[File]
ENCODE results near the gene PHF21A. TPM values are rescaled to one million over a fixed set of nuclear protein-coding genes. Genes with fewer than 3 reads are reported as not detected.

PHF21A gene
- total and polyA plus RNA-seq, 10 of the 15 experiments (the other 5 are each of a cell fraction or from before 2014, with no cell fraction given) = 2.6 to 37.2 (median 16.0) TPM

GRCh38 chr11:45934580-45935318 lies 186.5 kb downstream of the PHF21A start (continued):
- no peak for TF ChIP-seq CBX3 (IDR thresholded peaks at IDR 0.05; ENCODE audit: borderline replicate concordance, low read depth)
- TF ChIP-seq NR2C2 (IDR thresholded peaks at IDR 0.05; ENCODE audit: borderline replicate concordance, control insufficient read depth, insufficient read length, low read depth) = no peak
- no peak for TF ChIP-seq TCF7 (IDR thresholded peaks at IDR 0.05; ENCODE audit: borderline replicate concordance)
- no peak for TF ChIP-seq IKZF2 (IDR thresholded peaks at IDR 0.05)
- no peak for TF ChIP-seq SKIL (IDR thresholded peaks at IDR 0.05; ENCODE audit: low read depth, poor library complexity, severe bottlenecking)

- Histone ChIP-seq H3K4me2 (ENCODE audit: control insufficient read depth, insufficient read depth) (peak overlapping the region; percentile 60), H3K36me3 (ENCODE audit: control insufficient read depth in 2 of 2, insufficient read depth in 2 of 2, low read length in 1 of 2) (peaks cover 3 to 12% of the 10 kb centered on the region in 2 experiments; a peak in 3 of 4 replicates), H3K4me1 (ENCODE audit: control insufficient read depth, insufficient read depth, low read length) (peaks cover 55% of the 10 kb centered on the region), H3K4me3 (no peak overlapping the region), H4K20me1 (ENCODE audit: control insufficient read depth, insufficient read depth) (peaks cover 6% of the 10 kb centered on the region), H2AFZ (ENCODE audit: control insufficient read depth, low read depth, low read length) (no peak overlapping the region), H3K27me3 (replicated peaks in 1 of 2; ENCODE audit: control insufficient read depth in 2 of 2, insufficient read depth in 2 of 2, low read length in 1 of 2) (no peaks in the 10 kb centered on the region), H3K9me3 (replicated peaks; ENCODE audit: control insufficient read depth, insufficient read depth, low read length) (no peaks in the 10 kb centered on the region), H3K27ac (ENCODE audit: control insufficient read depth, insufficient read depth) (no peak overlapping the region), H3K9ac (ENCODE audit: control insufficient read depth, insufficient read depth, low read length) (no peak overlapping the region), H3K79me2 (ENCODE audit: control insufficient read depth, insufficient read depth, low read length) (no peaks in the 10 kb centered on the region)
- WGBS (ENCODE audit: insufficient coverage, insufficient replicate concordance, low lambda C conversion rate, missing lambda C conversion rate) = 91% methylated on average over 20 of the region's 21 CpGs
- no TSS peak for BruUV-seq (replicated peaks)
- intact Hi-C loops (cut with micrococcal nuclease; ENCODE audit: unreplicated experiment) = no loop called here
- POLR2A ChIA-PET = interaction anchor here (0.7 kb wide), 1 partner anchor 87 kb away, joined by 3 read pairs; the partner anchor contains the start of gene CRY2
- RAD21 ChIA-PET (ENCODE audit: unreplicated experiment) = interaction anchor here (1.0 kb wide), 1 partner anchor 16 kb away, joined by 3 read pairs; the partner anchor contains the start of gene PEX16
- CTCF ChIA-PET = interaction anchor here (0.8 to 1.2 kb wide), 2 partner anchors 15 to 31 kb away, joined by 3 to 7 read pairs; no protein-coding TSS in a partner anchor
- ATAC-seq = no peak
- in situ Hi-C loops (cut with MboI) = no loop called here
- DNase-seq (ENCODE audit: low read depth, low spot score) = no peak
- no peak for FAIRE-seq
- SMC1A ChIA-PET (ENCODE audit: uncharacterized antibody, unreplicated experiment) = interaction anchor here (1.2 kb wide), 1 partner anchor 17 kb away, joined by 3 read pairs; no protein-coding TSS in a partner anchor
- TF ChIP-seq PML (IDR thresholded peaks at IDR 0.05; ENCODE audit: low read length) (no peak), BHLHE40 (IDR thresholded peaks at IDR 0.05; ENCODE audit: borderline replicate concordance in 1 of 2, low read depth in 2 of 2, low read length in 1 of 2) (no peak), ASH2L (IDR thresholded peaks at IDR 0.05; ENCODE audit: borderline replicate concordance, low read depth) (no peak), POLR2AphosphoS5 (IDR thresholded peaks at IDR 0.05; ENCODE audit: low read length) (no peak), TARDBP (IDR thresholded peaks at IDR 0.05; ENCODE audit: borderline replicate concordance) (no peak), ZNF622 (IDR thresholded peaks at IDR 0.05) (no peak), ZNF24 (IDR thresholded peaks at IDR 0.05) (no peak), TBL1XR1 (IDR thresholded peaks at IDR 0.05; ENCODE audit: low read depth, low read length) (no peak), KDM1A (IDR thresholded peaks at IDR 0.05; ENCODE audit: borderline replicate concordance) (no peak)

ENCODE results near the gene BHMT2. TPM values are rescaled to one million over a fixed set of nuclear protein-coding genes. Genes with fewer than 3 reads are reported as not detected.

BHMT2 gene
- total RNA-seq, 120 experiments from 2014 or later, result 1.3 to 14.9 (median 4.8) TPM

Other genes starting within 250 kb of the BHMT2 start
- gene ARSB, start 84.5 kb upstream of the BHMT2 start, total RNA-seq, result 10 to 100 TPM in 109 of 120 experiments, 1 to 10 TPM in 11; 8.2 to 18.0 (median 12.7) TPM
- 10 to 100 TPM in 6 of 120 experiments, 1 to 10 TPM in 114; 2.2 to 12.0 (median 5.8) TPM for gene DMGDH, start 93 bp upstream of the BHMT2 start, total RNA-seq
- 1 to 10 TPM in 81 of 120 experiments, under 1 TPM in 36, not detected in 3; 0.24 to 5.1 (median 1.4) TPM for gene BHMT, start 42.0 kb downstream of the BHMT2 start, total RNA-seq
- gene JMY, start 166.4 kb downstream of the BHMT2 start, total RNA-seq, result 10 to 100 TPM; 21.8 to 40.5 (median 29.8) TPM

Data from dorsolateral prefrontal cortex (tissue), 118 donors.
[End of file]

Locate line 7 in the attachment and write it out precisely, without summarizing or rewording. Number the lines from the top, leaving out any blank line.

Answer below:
- no peak for TF ChIP-seq TCF7 (IDR thresholded peaks at IDR 0.05; ENCODE audit: borderline replicate concordance)